Aussie doctors pave the way for powerful new malaria drug

A Rohingya boy suffering from malaria in Sittwe, Arakan state, Burma. More than 500,000 people, mostly children, die from the disease every year.

New malaria drugs that stop the parasite in its tracks may be on the way thanks to a breakthrough by Australian scientists.

The researchers in Melbourne blocked the export of important proteins in red blood cells, essential for the malaria parasite to survive. The parasite modifies red blood cells to attract more nutrients for it own growth and then sticks to the walls of blood vessels, effectively hiding itself from the immune system.

The research by groups from from the Burnet Institute, Deakin University and Monash University was published in Nature.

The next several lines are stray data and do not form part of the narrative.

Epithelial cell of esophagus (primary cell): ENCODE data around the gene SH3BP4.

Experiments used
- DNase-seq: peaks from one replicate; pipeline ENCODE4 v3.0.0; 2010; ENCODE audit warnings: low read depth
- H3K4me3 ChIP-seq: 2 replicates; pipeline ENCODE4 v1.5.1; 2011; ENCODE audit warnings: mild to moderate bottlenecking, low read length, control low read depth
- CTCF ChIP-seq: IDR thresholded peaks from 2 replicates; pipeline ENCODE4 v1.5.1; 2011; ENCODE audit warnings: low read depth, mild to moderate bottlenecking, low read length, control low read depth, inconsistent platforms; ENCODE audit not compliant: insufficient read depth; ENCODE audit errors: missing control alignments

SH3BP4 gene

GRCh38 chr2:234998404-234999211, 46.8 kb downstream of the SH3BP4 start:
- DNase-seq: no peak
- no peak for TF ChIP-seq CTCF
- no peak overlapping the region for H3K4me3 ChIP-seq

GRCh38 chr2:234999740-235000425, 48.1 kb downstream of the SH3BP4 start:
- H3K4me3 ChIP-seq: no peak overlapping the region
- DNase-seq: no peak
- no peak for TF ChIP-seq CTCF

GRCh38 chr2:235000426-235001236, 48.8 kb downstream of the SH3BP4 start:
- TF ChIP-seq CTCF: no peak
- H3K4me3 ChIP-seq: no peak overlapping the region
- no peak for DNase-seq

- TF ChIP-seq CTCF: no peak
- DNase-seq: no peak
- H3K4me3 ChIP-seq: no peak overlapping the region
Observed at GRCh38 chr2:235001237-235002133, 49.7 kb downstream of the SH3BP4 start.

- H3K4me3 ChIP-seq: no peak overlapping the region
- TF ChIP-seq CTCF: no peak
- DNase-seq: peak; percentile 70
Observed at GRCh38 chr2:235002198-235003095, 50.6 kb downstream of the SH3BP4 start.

Burnet Institute Director and CEO, and co-author of the paper, Professor Brendan Crabb said the world is desperate for new treatment avenues as there is just one drug, artemisinin, left to treat the disease.

This is a major advance in the quest for new malaria drugs. If we can discover a drug that blocks the protein complex that comprises this gateway, you can effectively block the functioning of several hundred proteins.

Malaria is one of the most devastating diseases in the world with more than 200 million new cases every year. More than half a million people, mainly children, die from the disease every year.

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